A story came out in The Guardian about the prospect of the Italians using Rome’s famous Colosseum as a site to host modern-day entertainment acts. The article indicated that it’s only a matter of time before this takes place since work has already been done on restoring some of the passageways and a visitor’s center is in the works. It also said that the Rolling Stones performed at the Circus Maximus in 2014, and that it will be used again by Bruce Springsteen for a concert in the near future. I know that at least in the past, the Baths of Caracalla have been used as a backdrop for opera.
Should historical sites be used for modern entertainment?
There are valid arguments both for and against using historical monuments or locations as modern-day entertainment venues. One of the arguments in support of such use is that doing so actually helps to preserve the site. I recall a line by the motivational speaker, Zig Ziglar, who said that a ship in harbor gathers barnacles and decays, but a ship at sea does not. A ship should therefore do what it is supposed to do in order to remain afloat. I have heard a similar thing said about houses – houses that are lived in will last longer than those which are empty. This may seem counter-intuitive since living in a house brings wear-and-tear on the building, but I think the larger point is that people tend to notice and take care of their living spaces. They notice when rooms are draftier than they should be. They fix a leaking roof sooner rather than later. They wash floors on a regular basis. Yes, there is wear-and-tear, but this is a small price to pay for the larger benefit that is provided by normal use.
Another benefit to the ongoing use of historical sites is that it’s a great way to fund their upkeep. Historical sites tend to require significant investments of money for repairs, to bring them up to modern-day legal requirements, or just to modernize them around the edges (e.g. adding air conditioning, bathrooms, etc.). Relying on donations from the public can succeed to some degree, but this income model relies on the goodwill of others – something which may be sporadic – as well as professional pitchmen employed by the site to beg for donations. By transforming the site into a working, revenue-generating venue, funds can be generated at a more predictable rate and may then be reinvested for normal upkeep and long-term capital improvements.
Remember this guy’s stunt?
Lastly, using historical sites as venues makes the public aware of the site. It allows the public to experience history as it should be experienced – up close and personal, rather than from a textbook or some far away place. If you want a site to be appreciated by the general public, you can either write a history book on the topic (and hope people read it), or you can allow them in to experience it for themselves. By attending an event at a historical site, people get to use the site as it was intended – for experiencing, rather than just for looking.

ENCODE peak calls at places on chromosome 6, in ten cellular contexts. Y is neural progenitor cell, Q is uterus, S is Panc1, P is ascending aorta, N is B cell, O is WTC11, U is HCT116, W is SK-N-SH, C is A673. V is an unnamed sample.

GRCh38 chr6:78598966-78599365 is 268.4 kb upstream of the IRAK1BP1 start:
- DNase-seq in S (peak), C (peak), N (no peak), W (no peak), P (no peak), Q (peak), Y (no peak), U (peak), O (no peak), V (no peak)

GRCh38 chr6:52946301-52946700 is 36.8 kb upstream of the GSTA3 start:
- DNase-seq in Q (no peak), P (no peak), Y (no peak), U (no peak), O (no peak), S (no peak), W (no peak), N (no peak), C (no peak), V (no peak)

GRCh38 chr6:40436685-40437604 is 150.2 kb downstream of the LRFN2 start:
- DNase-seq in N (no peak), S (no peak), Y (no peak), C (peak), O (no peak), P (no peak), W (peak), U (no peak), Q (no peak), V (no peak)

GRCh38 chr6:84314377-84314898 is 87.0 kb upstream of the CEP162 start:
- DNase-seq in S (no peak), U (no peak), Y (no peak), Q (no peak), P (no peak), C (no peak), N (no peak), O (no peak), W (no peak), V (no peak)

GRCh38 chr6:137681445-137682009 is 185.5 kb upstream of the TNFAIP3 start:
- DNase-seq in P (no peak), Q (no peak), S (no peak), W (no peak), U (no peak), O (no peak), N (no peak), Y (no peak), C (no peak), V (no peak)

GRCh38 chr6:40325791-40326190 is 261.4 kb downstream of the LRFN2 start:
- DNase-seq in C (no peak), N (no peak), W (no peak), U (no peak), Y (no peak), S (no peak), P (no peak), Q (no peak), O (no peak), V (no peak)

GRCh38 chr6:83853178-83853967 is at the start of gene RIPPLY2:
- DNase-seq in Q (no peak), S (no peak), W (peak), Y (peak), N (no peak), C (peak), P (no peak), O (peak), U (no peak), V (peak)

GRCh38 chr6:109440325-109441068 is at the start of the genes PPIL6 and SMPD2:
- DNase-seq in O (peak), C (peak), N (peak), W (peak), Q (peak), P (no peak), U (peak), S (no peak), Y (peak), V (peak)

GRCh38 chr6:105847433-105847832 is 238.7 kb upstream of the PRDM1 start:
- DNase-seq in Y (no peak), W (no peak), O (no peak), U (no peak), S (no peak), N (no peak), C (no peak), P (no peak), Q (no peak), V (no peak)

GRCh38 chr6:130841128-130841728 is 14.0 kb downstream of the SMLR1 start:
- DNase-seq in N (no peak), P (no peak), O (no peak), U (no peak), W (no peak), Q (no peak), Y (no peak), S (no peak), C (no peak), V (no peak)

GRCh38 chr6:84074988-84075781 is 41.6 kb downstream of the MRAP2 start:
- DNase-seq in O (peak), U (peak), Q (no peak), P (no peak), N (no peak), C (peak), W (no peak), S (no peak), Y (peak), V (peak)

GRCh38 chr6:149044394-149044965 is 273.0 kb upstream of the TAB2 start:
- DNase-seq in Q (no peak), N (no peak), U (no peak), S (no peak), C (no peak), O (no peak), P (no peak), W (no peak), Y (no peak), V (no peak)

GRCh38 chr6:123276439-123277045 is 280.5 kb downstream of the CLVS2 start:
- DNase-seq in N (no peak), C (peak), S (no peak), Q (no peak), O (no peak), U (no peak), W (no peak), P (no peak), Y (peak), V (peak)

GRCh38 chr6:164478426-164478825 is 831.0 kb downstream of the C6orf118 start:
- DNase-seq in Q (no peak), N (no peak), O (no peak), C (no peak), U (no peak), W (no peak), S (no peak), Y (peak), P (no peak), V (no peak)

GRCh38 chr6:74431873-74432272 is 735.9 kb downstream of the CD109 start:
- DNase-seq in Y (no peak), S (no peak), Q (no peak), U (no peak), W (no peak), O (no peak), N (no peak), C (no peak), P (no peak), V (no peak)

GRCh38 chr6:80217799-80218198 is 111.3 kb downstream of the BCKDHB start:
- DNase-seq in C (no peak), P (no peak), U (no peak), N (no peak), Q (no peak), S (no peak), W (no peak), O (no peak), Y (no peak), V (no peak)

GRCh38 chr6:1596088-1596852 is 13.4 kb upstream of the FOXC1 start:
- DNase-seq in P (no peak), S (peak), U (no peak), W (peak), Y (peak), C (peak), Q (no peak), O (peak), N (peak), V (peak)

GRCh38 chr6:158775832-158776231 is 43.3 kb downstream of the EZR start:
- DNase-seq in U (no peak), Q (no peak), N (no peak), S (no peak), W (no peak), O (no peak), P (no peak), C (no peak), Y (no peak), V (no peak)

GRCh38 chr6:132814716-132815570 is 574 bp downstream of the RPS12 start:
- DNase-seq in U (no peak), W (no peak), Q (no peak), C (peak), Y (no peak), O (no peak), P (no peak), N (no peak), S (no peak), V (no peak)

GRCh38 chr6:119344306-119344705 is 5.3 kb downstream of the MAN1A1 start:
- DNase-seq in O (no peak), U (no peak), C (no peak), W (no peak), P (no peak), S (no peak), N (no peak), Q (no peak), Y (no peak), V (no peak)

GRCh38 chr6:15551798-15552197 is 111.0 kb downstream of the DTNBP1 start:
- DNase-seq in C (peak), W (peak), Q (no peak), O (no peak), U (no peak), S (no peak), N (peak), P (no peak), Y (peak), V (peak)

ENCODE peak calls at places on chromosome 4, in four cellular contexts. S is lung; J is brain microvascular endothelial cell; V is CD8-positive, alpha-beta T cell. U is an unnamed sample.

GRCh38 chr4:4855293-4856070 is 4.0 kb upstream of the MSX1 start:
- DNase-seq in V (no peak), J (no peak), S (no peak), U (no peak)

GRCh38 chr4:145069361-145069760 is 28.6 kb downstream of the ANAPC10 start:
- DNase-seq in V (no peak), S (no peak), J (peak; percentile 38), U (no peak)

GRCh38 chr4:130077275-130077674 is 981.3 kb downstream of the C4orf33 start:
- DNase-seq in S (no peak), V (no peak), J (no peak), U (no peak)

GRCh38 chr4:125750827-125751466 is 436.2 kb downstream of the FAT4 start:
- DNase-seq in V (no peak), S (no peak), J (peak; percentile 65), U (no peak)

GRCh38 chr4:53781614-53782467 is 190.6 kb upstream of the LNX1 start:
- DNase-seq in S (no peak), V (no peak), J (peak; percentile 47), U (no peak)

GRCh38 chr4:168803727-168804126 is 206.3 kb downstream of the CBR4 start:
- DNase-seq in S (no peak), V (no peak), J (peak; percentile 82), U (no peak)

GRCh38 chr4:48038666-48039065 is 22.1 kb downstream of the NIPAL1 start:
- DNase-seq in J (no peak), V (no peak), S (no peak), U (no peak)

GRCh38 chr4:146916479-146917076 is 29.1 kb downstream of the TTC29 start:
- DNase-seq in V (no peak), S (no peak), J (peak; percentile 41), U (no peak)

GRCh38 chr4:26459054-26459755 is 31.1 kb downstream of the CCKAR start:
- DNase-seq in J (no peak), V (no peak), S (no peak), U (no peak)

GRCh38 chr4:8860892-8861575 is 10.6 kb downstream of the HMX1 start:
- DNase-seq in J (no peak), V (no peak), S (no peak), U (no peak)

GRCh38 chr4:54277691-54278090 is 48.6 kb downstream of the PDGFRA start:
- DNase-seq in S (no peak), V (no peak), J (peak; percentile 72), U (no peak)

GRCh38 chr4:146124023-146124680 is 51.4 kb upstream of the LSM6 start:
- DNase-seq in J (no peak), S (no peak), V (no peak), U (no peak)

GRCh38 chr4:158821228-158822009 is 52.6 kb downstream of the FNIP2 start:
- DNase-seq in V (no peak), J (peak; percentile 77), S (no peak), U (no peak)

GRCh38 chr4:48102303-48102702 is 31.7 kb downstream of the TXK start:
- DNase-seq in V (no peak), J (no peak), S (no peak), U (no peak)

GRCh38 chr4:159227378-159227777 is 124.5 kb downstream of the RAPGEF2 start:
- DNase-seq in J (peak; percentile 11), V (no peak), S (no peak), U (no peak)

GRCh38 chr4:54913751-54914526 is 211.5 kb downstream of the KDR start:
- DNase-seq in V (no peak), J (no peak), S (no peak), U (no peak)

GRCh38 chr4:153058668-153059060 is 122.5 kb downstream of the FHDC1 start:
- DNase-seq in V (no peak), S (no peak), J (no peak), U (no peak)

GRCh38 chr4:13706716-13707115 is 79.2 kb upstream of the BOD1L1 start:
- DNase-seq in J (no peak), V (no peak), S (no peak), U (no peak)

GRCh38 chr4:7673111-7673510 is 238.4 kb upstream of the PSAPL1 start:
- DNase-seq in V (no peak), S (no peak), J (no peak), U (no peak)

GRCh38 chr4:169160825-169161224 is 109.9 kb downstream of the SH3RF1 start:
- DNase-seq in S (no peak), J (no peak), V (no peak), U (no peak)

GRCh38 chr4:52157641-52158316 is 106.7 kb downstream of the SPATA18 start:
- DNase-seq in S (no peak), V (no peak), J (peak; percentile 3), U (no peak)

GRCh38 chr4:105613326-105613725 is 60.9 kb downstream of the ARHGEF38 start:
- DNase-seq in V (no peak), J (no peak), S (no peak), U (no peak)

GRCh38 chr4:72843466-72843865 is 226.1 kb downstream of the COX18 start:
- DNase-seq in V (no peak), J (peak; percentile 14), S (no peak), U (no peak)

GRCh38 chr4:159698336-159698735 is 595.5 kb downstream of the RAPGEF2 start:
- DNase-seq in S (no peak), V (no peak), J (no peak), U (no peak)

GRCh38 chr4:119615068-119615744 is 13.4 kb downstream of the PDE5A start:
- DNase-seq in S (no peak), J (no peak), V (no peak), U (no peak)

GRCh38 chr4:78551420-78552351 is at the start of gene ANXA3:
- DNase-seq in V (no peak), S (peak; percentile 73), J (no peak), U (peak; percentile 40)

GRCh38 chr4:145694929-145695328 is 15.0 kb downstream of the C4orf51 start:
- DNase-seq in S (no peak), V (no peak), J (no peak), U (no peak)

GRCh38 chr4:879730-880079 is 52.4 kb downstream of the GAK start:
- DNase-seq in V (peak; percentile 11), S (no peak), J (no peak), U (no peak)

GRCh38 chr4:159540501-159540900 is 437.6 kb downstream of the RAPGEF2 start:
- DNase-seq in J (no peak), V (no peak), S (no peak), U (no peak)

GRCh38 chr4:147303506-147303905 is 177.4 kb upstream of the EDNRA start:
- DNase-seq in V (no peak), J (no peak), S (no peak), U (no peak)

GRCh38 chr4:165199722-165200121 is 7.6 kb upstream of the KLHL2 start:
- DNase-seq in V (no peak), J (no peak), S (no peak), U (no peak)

Against these arguments for using historical sites as entertainment venues is one obvious counter-argument: it opens sites up to abuse. Once historical sites are damaged, it can be difficult, if not impossible, to restore them to their previous condition. No generation wants to be known as the generation that lost a priceless historical treasure at the hands of neglect, abuse, or incompetence. This is particularly true when sites have particularly lengthy histories (such as the Colosseum), or when they possess iconic importance for a region, country, or the world. No amount of money generated from an event can buy back what may be lost if a site is greatly degraded. The risk is simply not worth the reward.
I suppose that another (minor) argument is that it forces historical sites to operate as entertainment venues rather than museums and places of learning. It’s one thing to hold be a site for learning and education; quite another to be one that hosts vendors, caterers, and production crews. This shift in focus may irk some who think it’s outside the scope of what a historical site should really be doing.
The final analysis
There are legitimate arguments on both sides, but I generally lean on the side of use rather than non-use. Historical sites may be important for what came about decades, centuries, or millennia ago, but they continue to occupy the land of the living. There’s no point in sealing off the past forever and eliminating it from all future use. Yes, it’s important to preserve the past for future generations, but this should not be done at all costs. Prudence needs to dictate here. Some uses should be off limits, particularly when dealing with highly significant historical sites. For the majority of historical sites, however, alternative uses – including that of entertainment – should at least be considered as a practical means of preserving and promoting the past.